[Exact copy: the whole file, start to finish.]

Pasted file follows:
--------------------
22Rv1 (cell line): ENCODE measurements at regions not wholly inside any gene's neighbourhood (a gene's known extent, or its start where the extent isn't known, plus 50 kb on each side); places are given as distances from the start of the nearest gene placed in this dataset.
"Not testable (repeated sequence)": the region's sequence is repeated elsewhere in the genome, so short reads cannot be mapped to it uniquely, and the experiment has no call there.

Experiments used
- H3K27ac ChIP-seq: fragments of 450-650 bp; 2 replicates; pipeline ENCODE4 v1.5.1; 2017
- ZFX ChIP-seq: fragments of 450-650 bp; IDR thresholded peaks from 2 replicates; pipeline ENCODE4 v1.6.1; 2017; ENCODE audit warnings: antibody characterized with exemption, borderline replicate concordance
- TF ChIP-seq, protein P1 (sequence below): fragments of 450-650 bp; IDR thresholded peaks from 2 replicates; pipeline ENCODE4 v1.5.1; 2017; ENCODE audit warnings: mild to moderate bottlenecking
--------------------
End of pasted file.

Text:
22Rv1 (cell line): ENCODE measurements at regions not wholly inside any gene's neighbourhood (a gene's known extent, or its start where the extent isn't known, plus 50 kb on each side); places are given as distances from the start of the nearest gene placed in this dataset.
"Not testable (repeated sequence)": the region's sequence is repeated elsewhere in the genome, so short reads cannot be mapped to it uniquely, and the experiment has no call there.

Experiments used
- H3K27ac ChIP-seq: fragments of 450-650 bp; 2 replicates; pipeline ENCODE4 v1.5.1; 2017
- ZFX ChIP-seq: fragments of 450-650 bp; IDR thresholded peaks from 2 replicates; pipeline ENCODE4 v1.6.1; 2017; ENCODE audit warnings: antibody characterized with exemption, borderline replicate concordance
- TF ChIP-seq, protein P1 (sequence below): fragments of 450-650 bp; IDR thresholded peaks from 2 replicates; pipeline ENCODE4 v1.5.1; 2017; ENCODE audit warnings: mild to moderate bottlenecking